With stocks having a tremendous first quarter, one would expect bonds to be on the decline.  This was not the case as interest rates and the shape of the yield were remarkably stable to begin the year.  After the Federal Reserve meeting in March, the bond market rallied hard into quarter end.  The combinations of the Fed’s revised policy leanings, continued low inflation, declining global interest rates, and stable economic growth brought a new optimism to the bond market.  The Barclays Aggregate Bond Index gained 2.9% in the quarter.  High yield bonds, beneficiary of a strong stock market, led all fixed income sectors with a 7.3% quarterly return.  The benchmark 10-Year U.S. Treasury note traded in a tight range, then rallied, declining 28 basis points to end the quarter yielding 2.41%. The yield curve enjoyed a bullish flattening, as long-term interest rates fell more than short-term interest rates.  For the quarter, the 2-Year Treasury fell by 21 basis points to end the period yielding 2.27%.  Meanwhile, the 30-Year Treasury also fell 21 basis points to yield 2.81%.  Most of the yield curve now has interest rates lower than the very short-term fed funds rate currently set at 2.5%.

The financial markets are adept at stirring investor emotions through unexpected price volatility and price momentum.  The past three quarters provided a roller coaster ride from market highs to a double digit correction and back to market highs again.  Hopefully, you let your portfolio ride along while keeping your emotions on the sidelines.  The best approach to long-term investing is to stay invested at a portfolio risk tolerance that reflects both your financial goals and personality.   We are still optimistic on stocks and bonds for the remainder of the year.  After this very successful quarter, do not extrapolate these results through year end.  If stocks can add an additional 5% and if bonds can hold these gains, 2019 will be deemed a successful year for the financial markets.

MARKETS BY THE NUMBERS:

To expand on these Market Reflections or to discuss any of our investment portfolios, please do not hesitate to reach out to us at 775-674-2222.

Posted on April 11, 2019 Read More

Stock Market Performance by Sector

The market has had a strong beginning to 2019, with the S&P 500 up over 10% year-to-date.  Within sectors of the market, there has been significant divergence of performance.  Below is a chart that reflects relative performance of the 11 sectors against the S&P 500 since the beginning of the year.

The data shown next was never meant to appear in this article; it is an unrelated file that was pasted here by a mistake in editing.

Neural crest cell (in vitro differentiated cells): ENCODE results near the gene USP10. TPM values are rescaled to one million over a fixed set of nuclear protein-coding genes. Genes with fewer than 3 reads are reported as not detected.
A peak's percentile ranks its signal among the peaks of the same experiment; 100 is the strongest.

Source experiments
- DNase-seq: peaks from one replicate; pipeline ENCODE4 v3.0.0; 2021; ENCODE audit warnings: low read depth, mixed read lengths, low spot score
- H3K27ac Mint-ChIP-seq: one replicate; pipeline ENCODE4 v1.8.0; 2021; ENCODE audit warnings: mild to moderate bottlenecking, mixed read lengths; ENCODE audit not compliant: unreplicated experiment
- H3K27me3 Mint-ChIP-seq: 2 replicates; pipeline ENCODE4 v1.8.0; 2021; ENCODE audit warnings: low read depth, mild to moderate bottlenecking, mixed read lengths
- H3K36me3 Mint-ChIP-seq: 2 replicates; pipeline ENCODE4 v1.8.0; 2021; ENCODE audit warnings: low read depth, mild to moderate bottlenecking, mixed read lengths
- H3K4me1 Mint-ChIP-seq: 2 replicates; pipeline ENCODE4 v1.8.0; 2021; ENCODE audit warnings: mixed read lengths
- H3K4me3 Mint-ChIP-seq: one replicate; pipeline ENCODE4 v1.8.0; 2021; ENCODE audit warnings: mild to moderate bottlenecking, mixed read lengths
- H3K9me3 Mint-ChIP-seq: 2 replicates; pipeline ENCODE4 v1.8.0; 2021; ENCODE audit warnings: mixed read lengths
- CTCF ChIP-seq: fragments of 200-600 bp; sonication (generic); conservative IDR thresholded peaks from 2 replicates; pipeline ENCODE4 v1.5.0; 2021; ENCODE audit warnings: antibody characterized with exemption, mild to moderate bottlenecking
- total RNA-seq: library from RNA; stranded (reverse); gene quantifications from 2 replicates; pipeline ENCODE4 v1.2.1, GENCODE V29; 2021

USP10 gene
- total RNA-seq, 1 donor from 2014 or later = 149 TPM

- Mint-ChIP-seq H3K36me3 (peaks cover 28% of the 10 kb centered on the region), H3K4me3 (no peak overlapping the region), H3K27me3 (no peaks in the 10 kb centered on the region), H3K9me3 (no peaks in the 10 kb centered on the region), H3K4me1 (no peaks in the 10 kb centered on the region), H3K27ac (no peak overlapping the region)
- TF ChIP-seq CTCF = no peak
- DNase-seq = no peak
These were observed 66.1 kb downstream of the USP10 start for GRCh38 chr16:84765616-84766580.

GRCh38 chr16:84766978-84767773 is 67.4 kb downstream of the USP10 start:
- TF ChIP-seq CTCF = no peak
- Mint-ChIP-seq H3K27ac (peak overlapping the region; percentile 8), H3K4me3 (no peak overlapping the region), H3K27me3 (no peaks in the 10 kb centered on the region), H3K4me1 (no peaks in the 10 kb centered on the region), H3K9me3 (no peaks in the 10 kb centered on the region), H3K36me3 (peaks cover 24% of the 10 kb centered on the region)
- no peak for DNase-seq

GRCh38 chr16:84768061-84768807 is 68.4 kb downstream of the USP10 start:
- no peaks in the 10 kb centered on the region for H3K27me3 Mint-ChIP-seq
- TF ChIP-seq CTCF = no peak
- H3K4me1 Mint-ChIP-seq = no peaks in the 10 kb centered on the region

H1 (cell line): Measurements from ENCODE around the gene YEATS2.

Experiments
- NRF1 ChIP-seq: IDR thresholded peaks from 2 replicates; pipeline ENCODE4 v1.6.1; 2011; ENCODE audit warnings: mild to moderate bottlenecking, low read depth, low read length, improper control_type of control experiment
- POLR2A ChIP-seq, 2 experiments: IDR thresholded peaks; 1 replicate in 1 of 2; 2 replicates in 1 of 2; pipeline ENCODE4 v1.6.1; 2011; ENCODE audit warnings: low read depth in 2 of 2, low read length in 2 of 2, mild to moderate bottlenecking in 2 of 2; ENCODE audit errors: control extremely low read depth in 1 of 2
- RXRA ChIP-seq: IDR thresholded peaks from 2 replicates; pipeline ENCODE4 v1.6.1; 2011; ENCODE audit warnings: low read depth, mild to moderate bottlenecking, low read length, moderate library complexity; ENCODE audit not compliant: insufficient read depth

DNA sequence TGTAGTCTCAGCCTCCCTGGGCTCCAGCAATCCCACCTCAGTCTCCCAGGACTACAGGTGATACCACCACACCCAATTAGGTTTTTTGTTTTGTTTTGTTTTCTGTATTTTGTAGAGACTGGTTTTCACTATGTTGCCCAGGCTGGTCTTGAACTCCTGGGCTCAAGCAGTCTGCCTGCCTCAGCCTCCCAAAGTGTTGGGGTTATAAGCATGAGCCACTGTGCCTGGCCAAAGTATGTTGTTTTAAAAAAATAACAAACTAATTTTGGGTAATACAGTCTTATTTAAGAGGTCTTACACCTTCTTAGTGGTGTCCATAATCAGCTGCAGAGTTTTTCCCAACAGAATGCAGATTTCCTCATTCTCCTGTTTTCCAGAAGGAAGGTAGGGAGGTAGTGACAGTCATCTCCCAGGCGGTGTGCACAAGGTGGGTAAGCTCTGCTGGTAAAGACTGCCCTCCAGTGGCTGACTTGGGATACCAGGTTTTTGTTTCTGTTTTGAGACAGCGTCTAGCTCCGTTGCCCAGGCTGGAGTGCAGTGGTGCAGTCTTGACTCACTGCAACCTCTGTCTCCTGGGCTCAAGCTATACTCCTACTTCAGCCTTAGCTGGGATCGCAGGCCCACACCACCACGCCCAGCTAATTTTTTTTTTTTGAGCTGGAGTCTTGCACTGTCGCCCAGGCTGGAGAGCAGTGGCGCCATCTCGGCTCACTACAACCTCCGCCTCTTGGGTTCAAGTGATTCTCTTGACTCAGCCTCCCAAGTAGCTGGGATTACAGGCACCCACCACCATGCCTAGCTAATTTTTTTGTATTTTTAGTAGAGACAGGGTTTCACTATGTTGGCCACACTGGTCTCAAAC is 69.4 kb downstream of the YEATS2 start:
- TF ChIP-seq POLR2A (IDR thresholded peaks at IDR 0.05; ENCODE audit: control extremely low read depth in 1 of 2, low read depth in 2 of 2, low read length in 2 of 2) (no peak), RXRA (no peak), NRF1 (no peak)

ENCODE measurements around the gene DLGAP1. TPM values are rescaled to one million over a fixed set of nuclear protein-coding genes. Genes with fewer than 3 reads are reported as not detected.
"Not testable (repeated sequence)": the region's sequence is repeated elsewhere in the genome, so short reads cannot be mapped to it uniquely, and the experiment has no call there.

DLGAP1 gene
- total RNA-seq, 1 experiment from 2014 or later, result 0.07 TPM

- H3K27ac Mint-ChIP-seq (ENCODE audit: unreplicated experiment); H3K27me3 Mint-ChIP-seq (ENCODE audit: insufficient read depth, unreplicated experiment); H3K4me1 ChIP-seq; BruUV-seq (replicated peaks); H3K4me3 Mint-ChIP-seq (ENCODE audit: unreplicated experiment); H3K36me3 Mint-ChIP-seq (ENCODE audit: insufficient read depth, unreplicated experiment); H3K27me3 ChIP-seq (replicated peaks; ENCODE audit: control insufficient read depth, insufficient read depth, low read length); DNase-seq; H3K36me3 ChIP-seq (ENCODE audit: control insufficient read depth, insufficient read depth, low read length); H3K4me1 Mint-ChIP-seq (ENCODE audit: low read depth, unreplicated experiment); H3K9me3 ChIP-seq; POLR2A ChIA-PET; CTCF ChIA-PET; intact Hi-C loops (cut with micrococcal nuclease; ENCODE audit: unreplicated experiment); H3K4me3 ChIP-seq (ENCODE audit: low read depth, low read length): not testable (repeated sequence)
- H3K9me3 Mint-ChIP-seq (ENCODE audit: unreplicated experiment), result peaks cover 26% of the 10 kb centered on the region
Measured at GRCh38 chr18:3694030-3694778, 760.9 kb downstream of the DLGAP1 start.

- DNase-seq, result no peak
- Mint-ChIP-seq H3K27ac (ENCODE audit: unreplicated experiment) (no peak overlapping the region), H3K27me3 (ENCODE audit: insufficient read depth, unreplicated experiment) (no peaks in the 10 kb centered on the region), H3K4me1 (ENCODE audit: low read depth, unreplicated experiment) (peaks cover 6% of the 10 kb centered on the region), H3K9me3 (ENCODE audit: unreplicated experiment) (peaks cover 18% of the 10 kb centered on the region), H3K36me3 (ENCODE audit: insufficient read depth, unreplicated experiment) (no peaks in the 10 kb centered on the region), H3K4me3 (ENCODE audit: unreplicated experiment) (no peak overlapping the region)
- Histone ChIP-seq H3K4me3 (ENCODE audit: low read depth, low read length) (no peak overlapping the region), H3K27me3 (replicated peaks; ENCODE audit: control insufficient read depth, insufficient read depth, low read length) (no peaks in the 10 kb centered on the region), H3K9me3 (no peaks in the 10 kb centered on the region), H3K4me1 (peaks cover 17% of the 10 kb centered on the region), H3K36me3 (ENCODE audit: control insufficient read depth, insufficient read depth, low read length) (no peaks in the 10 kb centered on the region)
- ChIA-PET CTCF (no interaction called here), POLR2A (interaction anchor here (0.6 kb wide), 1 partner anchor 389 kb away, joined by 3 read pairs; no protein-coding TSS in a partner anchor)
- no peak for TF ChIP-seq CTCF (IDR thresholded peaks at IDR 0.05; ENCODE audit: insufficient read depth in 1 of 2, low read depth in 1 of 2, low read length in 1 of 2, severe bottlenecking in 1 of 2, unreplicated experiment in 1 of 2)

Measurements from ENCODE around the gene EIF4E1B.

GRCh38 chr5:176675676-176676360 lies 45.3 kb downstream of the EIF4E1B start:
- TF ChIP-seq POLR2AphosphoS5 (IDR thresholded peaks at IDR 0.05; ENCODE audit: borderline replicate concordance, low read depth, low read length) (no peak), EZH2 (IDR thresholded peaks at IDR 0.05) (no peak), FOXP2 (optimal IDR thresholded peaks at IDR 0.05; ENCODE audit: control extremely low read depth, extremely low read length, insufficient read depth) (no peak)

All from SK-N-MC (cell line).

• Technology, Industrials and Energy sectors have outperformed the market
  • Consumer Staples, Health Care, and Utilities have underperformed the market

On the other hand, the sectors that have outperformed in 2019 are significantly different from those that performed well during the downturn from September to December 2018.  The chart below reflects relative sector performance to the S&P 500 during that timeframe:

  • The sectors that have underperformed in 2019 (Consumer Staples, Health Care, and Utilities) were 3 of the 4 best sectors to own during the downturn.
  • The outperforming sectors of 2019 (Technology, Industrials, and Energy) were 3 of the 4 worst performing sectors during the 2018 downturn.

Historically, the sectors that are outperforming in 2019 have been considered more “cyclical” as they tend to benefit from a rising economy.  The sectors underperforming so far in 2019 have been traditionally viewed as “defensive” compared to other segments of the economy.  This trend has been a reversal of sector performance trends seen at the end of 2018.  These types of rotations can happen swiftly and timing these trends can be very difficult to do in practice.

As these two time periods indicate, performance can vary widely within sectors based upon changing investor sentiment.  Even with the traditional “defensive” versus “cyclical” definitions, independent drivers of growth (example: manufacturing activity for industrials, rising interest rates for financials) can create different levels of performance.  While timing sectors can be challenging, it is important to monitor portfolio positioning within sectors to understand the sensitivity to various drivers of market performance.  Lastly, maintaining diversification within sectors creates a risk managed approach that can reduce the overall volatility of the portfolio.

(Performance data from StockCharts.com)

 

To expand on these Market Reflections or to discuss any of our investment portfolios, please do not hesitate to reach out to us at 775-674-2222.

Posted on March 22, 2019 Read More